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A Pocket History of Sex in the Twentieth Century : A Memoir
Born into "a certain kind of family"--affluent, white, Protestant--Jane Vandenburgh came of age when the sexual revolution was sweeping the cultural landscape, making its mark in a way that would change our manners and mores forever. But what began as an all-American life soon spun off and went spectacularly awry.
Her father, an architect with a prominent Los Angeles firm, was arrested several times for being in gay bars during the 1950s, and only freed when her grandfather paid bribes to the L.A.P.D. He was ultimately placed in a psychiatric hospital to be "cured" of his homosexuality, and committed suicide when she was nine. Her mother--an artist and freethinker--lost custody of her children when she was committed to a mental hospital. The author and her two brothers were raised by an aunt and uncle who had, under one roof, seven children and problems of their own.
In the midst of private trauma and loss, Vandenburgh delights in revealing larger truths about American culture and her life within it. Quirky, witty, and uncannily wise, A Pocket History of Sex in the Twentieth Century is a brilliant blend of memoir and cultural revelation.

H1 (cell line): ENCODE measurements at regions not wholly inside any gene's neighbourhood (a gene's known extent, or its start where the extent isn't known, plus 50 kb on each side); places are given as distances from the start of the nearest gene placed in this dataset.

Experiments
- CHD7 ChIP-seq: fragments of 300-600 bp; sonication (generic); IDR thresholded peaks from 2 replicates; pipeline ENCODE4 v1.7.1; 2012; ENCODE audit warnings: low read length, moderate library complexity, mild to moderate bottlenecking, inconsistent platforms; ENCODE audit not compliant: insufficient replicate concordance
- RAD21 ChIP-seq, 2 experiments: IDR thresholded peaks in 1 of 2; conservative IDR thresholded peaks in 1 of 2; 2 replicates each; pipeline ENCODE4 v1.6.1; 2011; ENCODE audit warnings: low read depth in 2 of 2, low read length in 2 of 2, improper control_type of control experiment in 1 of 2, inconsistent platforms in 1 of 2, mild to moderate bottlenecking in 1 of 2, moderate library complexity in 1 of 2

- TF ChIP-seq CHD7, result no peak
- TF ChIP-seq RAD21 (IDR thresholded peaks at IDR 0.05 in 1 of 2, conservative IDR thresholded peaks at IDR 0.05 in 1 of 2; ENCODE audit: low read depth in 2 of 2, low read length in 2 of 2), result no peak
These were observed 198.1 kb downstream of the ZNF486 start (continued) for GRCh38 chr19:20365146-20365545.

In her memoir, novelist Vandenburgh (Failure to Zigzag) tells of her dysfunctional Protestant family, rebellious adolescence, a flirtation with lesbianism, a survived car crash and famous friends. She begins the narrative at age nine, barefoot and scrappy, skipping school and wreaking unsupervised havoc with her two brothers (aged 13 and five) in 1950s Redondo, Calif. Their bohemian bliss sours when their father, who had been arrested several times for hanging around gay bars, commits suicide, sending Vandenburgh's already fragile, mentally unstable mother off the deep end. She loses custody, and Jane and her brothers are sent to a suburb of L.A. to live with their aunt, a fervent Christian who has four children of her own, as well as an adulterous husband. Then comes suburban ennui and rebellion: short skirts, shoplifting, watching porn. Vandenburgh's story is engaging, though feels familiar-in fact, Vandenburgh has written parts of it before (Failure to Zigzag features a crazy, often negligent mother; The Physics of Sunset focuses on an adulterous affair in Berkeley, Calif.). In a neat narrative twist, she has an affair with a person who ends up being the publisher of her book.
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February 28, 2009
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